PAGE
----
Even with 3M tape, it is most obviously not being “popped off.” A person can end their relationship with betalink if they work hard enough. So what exactly is the difference?

Does the presence of a rear spoiler matter?

As automakers worked to enhance the aerodynamics (the control of air flowing around a vehicle) of racecars and performance automobiles, spoilers began to gain popularity in the 1960s. Federal fuel economy laws later compelled automakers to enhance all vehicles’ aerodynamics in order to produce higher mileage ratings. At highway speeds, a car with less wind resistance consumes less fuel.

However, spoilers are also employed at the front to deflect air to the sides so that less gets below. When you mention the word “spoiler,” most people will likely picture a wing-style spoiler sitting above the deck lid of a car. The rocker panels’ side “skirts” double as spoilers.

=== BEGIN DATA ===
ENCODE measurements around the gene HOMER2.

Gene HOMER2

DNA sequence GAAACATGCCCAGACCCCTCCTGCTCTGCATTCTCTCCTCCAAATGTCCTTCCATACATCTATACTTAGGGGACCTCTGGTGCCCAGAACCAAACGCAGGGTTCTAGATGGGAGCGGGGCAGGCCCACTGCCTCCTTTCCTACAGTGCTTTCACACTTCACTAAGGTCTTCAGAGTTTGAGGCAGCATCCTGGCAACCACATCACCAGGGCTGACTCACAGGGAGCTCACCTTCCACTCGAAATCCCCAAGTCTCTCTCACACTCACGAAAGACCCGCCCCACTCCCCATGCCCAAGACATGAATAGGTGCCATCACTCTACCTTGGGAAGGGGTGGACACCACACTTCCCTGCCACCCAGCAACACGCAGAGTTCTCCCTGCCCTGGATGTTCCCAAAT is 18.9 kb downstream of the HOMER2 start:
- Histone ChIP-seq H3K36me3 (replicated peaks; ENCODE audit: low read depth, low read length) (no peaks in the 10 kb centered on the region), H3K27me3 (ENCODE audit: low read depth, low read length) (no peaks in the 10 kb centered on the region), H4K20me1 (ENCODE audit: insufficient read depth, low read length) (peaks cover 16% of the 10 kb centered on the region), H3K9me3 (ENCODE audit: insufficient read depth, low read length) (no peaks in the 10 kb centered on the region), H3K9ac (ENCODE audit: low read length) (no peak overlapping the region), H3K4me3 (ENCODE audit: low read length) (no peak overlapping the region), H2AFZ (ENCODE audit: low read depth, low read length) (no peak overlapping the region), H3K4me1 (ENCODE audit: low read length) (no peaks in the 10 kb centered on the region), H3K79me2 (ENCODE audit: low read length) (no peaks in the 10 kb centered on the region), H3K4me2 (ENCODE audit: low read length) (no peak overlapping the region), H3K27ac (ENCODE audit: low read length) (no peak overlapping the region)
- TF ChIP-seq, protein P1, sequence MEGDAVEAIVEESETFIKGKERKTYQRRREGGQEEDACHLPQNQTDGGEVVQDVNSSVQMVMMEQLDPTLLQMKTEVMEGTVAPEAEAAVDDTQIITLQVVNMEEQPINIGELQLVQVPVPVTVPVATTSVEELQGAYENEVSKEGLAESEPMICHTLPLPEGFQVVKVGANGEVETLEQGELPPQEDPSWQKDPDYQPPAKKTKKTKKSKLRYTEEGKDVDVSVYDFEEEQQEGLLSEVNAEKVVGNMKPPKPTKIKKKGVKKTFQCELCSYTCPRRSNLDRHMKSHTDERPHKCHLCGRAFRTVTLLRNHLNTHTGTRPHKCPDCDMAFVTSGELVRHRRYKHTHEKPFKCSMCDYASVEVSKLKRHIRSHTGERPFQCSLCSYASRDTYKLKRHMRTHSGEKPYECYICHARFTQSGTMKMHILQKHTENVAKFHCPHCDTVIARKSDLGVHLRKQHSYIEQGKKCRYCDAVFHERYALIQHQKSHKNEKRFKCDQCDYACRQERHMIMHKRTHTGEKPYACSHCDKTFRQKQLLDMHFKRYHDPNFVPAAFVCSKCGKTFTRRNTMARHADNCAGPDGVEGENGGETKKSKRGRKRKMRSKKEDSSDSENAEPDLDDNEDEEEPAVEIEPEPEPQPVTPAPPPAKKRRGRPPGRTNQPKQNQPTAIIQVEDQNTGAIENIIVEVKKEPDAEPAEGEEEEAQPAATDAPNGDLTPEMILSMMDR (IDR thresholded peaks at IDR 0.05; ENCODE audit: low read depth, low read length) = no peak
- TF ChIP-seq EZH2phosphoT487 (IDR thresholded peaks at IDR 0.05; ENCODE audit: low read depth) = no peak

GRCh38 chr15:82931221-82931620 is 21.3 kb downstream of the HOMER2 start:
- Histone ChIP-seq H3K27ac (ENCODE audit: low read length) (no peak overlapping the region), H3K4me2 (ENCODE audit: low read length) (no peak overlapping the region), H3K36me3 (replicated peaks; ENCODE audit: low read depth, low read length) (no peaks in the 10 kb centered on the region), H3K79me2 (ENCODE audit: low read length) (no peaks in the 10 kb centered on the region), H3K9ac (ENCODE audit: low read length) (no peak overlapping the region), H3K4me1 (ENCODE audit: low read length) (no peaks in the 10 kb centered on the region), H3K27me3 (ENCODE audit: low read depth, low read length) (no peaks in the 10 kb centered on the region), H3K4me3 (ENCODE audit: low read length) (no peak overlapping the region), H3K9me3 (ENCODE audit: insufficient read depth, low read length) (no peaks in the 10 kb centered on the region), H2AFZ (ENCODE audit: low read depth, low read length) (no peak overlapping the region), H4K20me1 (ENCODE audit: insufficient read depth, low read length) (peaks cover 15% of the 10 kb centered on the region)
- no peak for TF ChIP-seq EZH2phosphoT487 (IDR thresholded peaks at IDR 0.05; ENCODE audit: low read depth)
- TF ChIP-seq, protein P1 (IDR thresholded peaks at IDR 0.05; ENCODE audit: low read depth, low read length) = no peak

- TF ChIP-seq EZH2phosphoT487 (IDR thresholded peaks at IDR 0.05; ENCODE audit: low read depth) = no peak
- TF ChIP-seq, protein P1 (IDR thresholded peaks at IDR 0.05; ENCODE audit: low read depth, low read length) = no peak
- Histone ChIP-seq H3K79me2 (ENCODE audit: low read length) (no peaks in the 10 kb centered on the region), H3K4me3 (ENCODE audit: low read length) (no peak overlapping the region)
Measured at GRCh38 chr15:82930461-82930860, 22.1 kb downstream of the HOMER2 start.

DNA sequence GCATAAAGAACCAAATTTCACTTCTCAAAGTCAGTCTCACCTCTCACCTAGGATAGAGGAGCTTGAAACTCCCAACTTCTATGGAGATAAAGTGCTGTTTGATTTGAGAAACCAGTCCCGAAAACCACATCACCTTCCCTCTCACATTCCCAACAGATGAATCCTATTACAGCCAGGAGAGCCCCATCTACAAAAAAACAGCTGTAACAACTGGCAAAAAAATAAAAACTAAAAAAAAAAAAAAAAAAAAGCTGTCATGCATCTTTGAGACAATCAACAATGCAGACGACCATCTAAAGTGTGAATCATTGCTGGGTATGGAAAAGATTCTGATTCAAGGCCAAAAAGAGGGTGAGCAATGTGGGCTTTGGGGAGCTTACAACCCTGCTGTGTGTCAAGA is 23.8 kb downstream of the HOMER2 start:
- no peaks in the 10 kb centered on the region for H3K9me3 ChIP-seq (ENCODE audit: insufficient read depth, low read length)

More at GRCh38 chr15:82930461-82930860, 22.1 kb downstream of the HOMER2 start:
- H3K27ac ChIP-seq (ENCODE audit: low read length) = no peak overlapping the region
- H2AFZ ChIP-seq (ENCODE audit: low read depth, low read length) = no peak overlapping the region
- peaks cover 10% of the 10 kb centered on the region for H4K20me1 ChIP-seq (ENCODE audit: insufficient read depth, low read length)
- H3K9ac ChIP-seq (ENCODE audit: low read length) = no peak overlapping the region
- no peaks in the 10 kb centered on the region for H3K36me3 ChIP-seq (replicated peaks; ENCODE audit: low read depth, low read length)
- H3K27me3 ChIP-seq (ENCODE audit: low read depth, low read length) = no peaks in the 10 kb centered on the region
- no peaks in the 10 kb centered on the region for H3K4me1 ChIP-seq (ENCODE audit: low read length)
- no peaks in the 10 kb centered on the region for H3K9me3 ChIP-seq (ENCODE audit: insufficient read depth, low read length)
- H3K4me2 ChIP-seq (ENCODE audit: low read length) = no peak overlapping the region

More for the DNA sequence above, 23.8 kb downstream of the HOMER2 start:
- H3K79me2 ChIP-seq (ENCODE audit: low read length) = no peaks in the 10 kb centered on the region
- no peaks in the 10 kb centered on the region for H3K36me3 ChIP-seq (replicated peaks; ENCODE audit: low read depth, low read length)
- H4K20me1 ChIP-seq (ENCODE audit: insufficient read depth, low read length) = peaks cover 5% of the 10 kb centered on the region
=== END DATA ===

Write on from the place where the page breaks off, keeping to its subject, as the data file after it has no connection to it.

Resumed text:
Aerodynamic drag rises as a vehicle’s speed rises, requiring the engine to work more to maintain speed. Additionally, more air enters underneath it, producing “lift,” which lowers grip and weakens the stability of the vehicle. Front spoilers limit the quantity of air that enters the vehicle’s undercarriage. Spoilers increase downforce to keep the car firmly planted on the road in the back, where airflow tends to be more turbulent and produce greater lift.

However, spoilers are only a small portion of the overall aerodynamic picture. The design of the roof, back window, trunk, front bumper, size of the grille, shape of the headlamps, and other elements all play a vital role in controlling airflow.